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Taking a critical look at the nation's public schools, a noted educator said Saturday that the federal and state governments should return the schools to local control.

John I. Goodlad, director of the Center for Educational Renewal at the University of Washington, said "the bureaucratic nature of the federal and state response" to the crisis in education has "gotten in the way" of reasonable solutions.

"If we are to have healthy schools in healthy communities, major decision-making authority regarding their conduct must remain close to home," Goodlad told 211 graduate students who were awarded master's degrees by Niagara University in commencement ceremonies at the Convention and Civic Center.

Lamenting that "the momentum has been away from broad decision-making authority at the local level," Goodlad said he would prefer to rest the nation's educational fate "on the soft and tender leanings of parents and the careful scrutiny of the local community."

"The proper rearing of our children in a democratic society requires the intimate relating of home, school and other human-services agencies in a healthy community ecology," he said.

"Recent national and state goals for school reform have virtually omitted all reference to the traits of the educated individual and the role of schools and individuals in a democratic society," concentrating instead on such economic goals as preparing students for jobs and for competition in the world marketplace, he said.

"Continuation on the present course is likely to produce worse rather than better schools; we are into still another orgy of beating up on our schools," Dr. Goodlad said.

Noting that local authorities might misspend some of the federal and state money entrusted to them, the educator observed:

"I would rather have some misspending by a few close to home instead of that same money being concentrated in one place and being misspent. . . . Recent experience with scoundrels in high places suggests that I would take my chances with scoundrels close to home."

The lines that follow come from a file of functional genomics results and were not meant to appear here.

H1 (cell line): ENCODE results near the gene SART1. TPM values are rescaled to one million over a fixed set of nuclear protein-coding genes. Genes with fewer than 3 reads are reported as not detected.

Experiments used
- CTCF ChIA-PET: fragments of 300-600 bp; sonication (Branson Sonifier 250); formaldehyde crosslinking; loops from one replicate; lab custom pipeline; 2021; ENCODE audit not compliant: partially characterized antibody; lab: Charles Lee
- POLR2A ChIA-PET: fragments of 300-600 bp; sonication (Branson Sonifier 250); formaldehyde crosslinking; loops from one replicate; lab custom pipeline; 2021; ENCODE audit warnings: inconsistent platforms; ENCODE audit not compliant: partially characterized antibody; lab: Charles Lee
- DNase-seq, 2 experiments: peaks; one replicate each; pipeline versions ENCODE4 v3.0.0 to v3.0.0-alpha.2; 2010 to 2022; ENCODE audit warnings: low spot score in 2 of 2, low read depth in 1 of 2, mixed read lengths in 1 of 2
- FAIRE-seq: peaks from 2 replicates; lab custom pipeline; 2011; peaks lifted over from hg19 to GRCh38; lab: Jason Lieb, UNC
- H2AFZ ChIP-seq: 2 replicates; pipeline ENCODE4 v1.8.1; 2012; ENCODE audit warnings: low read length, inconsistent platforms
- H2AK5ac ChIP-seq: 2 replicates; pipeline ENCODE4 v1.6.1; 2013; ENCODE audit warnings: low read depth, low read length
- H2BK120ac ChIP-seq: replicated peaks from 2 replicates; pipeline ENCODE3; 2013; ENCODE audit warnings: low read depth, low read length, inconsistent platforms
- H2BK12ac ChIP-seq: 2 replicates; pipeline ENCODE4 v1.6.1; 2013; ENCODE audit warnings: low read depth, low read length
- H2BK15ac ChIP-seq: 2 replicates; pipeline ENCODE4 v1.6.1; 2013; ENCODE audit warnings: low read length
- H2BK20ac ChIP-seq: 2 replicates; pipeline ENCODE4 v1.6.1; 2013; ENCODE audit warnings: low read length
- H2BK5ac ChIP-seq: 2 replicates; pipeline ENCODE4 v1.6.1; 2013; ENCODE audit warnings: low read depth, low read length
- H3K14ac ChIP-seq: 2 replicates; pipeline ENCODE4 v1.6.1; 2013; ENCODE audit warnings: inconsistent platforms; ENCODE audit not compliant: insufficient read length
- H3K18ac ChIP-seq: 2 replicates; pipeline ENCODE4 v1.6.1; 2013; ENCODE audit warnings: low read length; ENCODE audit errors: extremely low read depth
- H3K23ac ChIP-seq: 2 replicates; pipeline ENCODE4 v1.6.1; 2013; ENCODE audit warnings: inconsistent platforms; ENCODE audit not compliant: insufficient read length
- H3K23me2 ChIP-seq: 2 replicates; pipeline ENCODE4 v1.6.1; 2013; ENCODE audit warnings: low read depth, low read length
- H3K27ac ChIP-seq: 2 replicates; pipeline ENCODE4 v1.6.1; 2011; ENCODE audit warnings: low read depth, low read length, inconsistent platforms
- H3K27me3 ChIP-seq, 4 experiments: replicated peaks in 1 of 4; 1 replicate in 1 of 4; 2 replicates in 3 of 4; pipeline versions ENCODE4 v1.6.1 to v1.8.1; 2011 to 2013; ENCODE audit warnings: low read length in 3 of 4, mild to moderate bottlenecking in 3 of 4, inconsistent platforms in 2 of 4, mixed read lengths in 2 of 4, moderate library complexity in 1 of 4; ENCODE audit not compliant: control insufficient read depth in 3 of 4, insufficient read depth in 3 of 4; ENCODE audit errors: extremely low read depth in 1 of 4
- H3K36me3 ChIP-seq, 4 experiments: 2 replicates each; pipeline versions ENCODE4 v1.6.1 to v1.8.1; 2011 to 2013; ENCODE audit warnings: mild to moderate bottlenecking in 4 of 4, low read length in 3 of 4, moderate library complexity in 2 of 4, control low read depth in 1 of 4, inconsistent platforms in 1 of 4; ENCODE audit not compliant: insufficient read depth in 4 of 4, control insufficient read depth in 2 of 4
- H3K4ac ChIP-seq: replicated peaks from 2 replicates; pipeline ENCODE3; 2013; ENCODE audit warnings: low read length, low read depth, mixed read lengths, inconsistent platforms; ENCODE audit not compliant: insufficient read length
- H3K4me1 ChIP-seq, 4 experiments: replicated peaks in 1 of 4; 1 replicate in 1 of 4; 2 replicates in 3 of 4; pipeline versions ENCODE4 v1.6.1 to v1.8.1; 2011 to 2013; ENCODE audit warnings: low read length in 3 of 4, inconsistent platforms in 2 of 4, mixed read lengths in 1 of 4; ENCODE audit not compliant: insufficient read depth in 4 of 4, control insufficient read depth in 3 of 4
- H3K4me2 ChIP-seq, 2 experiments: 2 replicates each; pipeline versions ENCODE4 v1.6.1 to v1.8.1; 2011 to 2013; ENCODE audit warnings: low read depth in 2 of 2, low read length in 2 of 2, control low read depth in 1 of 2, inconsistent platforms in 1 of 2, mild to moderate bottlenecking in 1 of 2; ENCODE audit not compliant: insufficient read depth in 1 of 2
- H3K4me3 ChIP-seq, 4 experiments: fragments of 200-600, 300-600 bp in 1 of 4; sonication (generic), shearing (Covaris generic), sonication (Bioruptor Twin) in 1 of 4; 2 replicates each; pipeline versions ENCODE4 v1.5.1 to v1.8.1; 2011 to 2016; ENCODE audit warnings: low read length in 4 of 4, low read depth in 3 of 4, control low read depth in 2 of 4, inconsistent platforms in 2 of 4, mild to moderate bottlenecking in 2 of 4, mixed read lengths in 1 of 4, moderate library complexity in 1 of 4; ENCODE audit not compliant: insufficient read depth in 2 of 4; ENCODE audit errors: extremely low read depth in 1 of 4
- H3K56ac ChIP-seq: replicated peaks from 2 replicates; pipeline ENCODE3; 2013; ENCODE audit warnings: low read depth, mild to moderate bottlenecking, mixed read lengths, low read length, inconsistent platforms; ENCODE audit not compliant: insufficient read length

Goodlad, author of "A Place Called School: Some Prospects for the Future," has taught at every grade level from preschool to graduate school. He is former dean of the Graduate School of Education at the University of California at Los Angeles and is engaged in an extensive study of how teachers are trained in the United States, seeking ideas to improve teacher-education programs.

He was awarded Niagara's honorary degree of doctor of humane letters at Saturday's ceremony.

Most of the degrees awarded Saturday were for advanced studies in education, but a few were awarded in science and business administration.

Honorary degrees also were presented to Luiz F. Kahl, president of the Carborundum Co., doctor of commercial science; Thomas A. Sugalski, senior vice president for chemicals of Canadian Occidental Petroleum Ltd. of Calgary, Alberta, and former head of Western New York operations for Occidental Chemical, doctor of commercial science; and Sister Edmunette Paczesny, president of Hilbert College in Hamburg, doctor of humane letters.

A baccalaureate Mass was celebrated later at the convention center.

The Very Rev. Donald J. Harrington will preside at his last commencement as president of Niagara and will deliver the main address when 518 undergraduate students receive their degrees at a ceremony at 1:30 p.m. today at the convention center.

Father Harrington, who has been president of Niagara for five years, will assume new duties as president of St. John's University in Jamaica, L.I., in August.

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